Windows environment variables management.
A couple of projects at work, few programming languages, and your environment is polluted by different libraries or dependencies. Managing installed ones is always a hassle. It starts simple. Download, unzip, add the
bin directory to the
PATH. Everybody knows how the
PATH configuration dialog looks in Windows (is it Microsoft easter egg?). I believe that installing the external tool in order to manage single variable is madness.
Why adding binaries directory to the PATH is so awkward?
The problem is very old and yet I couldn’t find any practical solution for it. When library becomes popular, developers invest some time to develop the VM (version management) application. For grails, we have
rvm for Ruby. Why is the additional tool needed when in many cases the only thing that has to be done is adding the bin directory to
PATH or define some other environment variable like
JAVA_HOME? Well, for many it is easier to install new version management tool than just put
; C:/a/simple/path at the end of the line.
What is the M solution?
The name came from
m.bat file which is actually doing all the magic. For a few years, I was using this as workaround but it appears to be a long-term solution that resolve:
- Managing a library installations without relying on installers.
- Easy switching from one version of the library to another.
- Absolutely no
PATHvariable pollution by default.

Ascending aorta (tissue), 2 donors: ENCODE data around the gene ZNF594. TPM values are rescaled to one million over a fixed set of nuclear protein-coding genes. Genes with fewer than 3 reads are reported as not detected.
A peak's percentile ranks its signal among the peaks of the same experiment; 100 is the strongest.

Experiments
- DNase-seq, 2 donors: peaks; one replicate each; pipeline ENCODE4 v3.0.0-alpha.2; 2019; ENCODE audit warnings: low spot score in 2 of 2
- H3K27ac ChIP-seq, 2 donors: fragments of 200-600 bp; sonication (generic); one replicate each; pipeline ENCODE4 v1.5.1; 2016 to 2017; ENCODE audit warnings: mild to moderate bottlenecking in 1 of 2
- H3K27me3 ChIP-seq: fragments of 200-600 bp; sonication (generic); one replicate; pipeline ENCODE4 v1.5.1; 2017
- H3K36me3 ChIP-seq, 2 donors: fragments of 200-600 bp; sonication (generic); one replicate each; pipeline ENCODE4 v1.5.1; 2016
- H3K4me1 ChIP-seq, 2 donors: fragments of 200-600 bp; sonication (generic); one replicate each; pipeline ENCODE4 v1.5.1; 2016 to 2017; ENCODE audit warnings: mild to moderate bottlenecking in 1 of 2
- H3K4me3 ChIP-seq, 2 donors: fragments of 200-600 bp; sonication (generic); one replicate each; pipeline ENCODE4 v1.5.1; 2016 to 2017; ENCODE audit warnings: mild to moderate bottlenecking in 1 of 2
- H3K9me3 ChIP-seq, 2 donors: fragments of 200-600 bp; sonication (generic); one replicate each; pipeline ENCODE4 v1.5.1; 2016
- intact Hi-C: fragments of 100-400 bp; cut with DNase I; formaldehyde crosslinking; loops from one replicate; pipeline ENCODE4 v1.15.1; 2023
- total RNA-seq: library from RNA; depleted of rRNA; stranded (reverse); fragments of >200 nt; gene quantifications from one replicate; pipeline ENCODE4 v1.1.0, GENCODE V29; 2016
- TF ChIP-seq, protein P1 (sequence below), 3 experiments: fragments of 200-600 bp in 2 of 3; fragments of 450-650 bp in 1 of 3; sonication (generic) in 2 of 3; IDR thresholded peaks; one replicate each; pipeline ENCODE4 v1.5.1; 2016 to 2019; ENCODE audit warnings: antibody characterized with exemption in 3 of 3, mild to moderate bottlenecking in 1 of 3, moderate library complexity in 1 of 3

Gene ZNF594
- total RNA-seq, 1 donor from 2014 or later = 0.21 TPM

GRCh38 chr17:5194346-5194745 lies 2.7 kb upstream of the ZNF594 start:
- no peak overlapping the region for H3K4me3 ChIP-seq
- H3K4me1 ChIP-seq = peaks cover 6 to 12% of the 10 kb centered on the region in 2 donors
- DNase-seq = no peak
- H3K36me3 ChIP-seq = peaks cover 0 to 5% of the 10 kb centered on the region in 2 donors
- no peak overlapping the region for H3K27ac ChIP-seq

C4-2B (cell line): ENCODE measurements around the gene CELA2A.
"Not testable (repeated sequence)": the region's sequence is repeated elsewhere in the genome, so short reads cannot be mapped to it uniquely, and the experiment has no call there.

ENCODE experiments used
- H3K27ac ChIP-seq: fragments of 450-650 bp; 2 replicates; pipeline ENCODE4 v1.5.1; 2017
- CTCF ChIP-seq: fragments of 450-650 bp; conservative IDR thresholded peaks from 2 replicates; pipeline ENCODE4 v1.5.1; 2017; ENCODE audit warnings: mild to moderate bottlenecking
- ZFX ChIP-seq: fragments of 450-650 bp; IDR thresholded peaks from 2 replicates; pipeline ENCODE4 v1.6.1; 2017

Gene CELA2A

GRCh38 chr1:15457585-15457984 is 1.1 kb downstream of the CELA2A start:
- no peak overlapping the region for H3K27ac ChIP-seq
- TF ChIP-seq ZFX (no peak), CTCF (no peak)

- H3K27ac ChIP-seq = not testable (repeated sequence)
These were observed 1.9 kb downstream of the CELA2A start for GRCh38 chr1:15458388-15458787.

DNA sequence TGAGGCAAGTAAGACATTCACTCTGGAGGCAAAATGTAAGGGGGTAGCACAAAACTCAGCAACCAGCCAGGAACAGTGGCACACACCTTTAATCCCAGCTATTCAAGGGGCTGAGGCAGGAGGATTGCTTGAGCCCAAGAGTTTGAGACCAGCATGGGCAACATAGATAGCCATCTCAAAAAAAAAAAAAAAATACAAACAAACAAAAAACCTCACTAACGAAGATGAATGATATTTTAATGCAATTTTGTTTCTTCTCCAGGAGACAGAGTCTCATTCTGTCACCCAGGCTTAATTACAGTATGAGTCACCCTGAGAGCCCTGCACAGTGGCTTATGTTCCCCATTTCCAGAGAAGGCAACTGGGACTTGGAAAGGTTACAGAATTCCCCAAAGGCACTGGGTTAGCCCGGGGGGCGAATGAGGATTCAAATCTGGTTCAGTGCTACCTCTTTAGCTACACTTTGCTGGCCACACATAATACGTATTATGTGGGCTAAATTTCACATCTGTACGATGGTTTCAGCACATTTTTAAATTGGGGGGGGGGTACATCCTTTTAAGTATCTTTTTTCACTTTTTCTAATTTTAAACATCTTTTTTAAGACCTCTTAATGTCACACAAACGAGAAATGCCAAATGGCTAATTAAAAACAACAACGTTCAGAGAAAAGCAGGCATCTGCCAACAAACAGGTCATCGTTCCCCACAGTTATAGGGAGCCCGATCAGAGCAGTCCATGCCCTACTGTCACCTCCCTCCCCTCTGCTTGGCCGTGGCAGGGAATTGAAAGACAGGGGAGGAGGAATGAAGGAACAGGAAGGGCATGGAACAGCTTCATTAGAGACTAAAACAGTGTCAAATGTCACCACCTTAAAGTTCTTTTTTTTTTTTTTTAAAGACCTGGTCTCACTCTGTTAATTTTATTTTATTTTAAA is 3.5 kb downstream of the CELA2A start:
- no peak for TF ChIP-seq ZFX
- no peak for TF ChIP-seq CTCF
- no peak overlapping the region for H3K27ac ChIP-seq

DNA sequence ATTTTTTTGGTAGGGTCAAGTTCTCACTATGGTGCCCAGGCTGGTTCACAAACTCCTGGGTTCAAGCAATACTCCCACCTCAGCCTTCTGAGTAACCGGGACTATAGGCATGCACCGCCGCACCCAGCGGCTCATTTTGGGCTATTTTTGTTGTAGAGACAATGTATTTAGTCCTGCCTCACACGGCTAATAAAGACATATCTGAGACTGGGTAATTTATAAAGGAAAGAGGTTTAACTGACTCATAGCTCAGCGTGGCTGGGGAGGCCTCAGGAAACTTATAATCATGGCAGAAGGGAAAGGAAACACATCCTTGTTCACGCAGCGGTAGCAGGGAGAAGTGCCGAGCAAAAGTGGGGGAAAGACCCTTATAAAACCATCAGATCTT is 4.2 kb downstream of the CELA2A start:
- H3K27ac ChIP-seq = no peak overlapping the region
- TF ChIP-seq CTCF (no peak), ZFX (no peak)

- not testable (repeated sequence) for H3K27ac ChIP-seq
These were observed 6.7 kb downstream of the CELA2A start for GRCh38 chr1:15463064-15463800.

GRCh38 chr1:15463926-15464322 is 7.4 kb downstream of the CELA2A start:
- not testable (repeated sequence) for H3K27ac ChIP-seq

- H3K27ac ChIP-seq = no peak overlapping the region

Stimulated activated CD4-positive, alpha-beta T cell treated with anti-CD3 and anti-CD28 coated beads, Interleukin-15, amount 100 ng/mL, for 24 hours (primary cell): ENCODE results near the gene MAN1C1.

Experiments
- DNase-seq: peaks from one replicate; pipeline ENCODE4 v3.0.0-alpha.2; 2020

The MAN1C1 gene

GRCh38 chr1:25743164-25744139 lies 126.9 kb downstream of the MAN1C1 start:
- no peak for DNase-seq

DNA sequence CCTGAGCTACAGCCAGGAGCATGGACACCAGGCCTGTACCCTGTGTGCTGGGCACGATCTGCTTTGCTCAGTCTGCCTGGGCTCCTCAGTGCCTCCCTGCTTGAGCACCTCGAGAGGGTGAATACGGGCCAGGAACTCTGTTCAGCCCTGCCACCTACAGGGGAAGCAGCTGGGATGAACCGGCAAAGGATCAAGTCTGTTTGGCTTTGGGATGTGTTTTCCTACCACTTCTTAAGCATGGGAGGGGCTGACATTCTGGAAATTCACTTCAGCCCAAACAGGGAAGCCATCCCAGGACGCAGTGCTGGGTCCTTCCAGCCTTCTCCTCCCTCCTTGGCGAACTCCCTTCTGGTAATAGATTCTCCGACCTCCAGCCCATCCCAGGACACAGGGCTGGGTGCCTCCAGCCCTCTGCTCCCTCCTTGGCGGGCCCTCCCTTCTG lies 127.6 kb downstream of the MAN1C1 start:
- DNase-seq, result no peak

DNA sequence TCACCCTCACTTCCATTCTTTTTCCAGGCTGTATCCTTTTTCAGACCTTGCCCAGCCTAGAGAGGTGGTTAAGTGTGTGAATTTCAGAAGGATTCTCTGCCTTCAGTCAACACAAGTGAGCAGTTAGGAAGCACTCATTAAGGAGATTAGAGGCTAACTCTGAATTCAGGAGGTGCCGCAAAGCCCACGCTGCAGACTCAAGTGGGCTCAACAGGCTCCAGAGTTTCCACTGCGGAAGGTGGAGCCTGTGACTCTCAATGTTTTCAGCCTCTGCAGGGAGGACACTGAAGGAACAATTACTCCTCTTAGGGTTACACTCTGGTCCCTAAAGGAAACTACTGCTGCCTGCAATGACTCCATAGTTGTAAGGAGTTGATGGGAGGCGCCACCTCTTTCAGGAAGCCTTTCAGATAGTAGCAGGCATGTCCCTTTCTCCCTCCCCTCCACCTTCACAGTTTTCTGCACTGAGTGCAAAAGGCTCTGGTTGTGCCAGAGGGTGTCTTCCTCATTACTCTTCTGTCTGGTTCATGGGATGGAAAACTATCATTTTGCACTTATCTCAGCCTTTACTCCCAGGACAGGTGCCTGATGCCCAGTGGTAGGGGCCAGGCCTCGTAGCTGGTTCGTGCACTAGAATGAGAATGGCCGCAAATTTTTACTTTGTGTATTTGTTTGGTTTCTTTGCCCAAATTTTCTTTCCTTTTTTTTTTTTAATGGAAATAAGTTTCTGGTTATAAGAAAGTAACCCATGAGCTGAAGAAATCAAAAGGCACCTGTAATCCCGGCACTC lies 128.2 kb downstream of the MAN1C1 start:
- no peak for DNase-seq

- Easy disabling and enabling libraries.
- Portability! Clone environment in no time.
How to implement your own M solution?
First, decide where you would like to hold all your libraries. In the following example, I’m going to use
C:\lib. Therefore, create
C:\lib\m.bat file with following content:
set path_lib=C:\lib set path_build= rem <placeholder> if defined original_path (goto skip) else (goto save) :save set original_path=%path% :skip set path=%path_build%;%original_path%
C:\lib directory to your
PATH so you can reach it by typing just M in the command line. This is the last time you are using windows environment dialog ever. Now let’s try to check how it looks like in day to day work.
How to setup and manage two versions of grails?
Let’s download two versions of grails library and put them into separate directories.
rem <placeholder> with following lines
rem set grails_home=%path_lib%\grails-2.2.4 set grails_home=%path_lib%\grails-2.3.0 set path_build=%path_build%;%path_lib%\%grails_home%\bin
In order to execute grails-2.3.0 we can open
cmd and type
C:\>m C:\>grails run-app
In order to switch versions, we just need to switch
set grails_home=%path_lib%\grails-2.2.4 rem set grails_home=%path_lib%\grails-2.3.0
Batch M is going to initialize
PATH and the different version is going to be loaded. You might notice guard block at the end of the file which is allowing to execute M command multiple times and reinitialize all variables. For a very long time, it was looking like an ugly workaround for me. However, it appears to be a very handy way to manage and access all types of binaries. This approach is working quite well even with some database servers or other shell applications.
About the author
Grzegorz Gajos, Software Architect with international consulting and programming background. Co-founder of Open Tangerine Software House. Quality evangelist. An experienced entrepreneur, out of the box thinker and problem solver.